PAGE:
Big, big data is needed to power worthy AI predictive models, but that is still a work in progress, says a former lead investor in Google DeepMind. Pamela Whitby finds out more
Humayun Sheikh does not dispute the fact that Google DeepMind is a leading light in artificial intelligence research and its application for positive impact. As a former lead investor in the company, who exited when Google snapped it up in 2014 for a reported $500-million, that would be a bit ungrateful. After all, Sheikh had the opportunity of working alongside Demis Hassabis, the British artificial intelligence researcher, neuroscientist, video game designer, top gamer and entrepreneur, who co-founded what is today recognised as a world’s most innovative AI company.
What he does dispute, however, is whether new technologies like AI, machine learning and blockchain are truly able to deliver commercial value to small and large companies alike. And at the present, the answer is no.
“The only companies able to run effective AI algorithms and gain insights from their data are those with massive data stores and the opportunity to invest large sums in the right people and tools to analyse them,” says Sheikh.
In other words, the giant Internet companies, like Google, Facebook and Amazon!
He continues: “Building a neutral system that is open for any person or company to take part in is currently impossible, and the potential benefits of AI research is [still] closed off to many.”
Building a neutral system that is open for any person or company to take part in is currently impossible, and the potential benefits of AI research is closed off to many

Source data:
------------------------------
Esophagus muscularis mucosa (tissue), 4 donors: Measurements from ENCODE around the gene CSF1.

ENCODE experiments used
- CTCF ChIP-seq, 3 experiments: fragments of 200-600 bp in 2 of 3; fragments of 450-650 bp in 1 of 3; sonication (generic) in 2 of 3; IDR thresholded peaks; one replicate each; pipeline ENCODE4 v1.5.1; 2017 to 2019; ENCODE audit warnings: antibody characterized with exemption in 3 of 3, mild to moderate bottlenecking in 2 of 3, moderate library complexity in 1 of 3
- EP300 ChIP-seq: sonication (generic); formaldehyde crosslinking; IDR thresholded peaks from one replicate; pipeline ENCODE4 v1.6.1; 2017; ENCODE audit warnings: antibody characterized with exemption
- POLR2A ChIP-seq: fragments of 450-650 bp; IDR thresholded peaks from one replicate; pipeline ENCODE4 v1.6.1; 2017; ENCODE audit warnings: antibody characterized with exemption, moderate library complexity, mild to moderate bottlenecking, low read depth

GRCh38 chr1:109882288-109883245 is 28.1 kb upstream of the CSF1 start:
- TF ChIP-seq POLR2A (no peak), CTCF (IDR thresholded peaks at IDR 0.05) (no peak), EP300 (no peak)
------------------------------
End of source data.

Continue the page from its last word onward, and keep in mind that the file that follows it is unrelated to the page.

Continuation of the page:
Humayun Sheikh, co-founder and CEO Fetch AI, and former lead investor in Google DeepMind
That’s not to say, however, that big and small travel companies alike aren’t getting in on the AI and blockchain action. At upcoming EyeforTravel Amsterdam 2018, delegates can expect to hear from Wijnand de Groot, KLM’s VP of digital marketing and sales, about how the airline is using everything from personalised digital marketing to AI-supported social media to improve the customer journey. Meanwhile, Amer Mohammed, head of digital innovations at Stena Line will also share insights into their decision to appoint a dedicated Head of AI.
Arguably, even more out there is Air-France-KLM’s decision to appoint Iris Taguet as ‘head of blockchain programme’; she will also be speaking in Amsterdam about viable use cases for the much-hyped technology.
Clearly then, there is a lot of drive, and a lot of hype around what new technologies can deliver, and many travel brands are already investing.
However, Sheikh believes that some projects may not be as focused as they could be. The two questions, he argues, that project teams need to answer, are this:
- Is it bringing costs down?
- Is it removing friction?
“If those two things are not taken care of, then it’s not worth doing. This is pure economics,” he says.
The desire to commoditise AI and make it more accessible and affordable is what spurred Sheikh, along with former DeepMind head of software design Toby Simpson, and Thomas Hain, a Sheffield-based professor and scientist in advanced machine learning, to co-found Fetch AI – an acronym for ‘framework for economic transaction and communication hierarchy.
Backed by Outlier Investors, which invests at the ‘convergence of blockchains with AI, the Internet of Things and robotics’ and touted as one of its ‘most eagerly anticipated projects of 2018’, the 25-strong Cambridge-based company came out of stealth mode in March.
AI has the potential to double what is currently achievable using traditional analytic methods
While the startup is not focused exclusively on the travel industry, the Fetch team recognises that there are significant pain points to address, which new technologies can help to ease while also delivering cost benefits. A recent study by McKinsey found that AI, for example, has the potential to double what is currently achievable using traditional analytic methods, amounting to between seven and 12% of total revenue.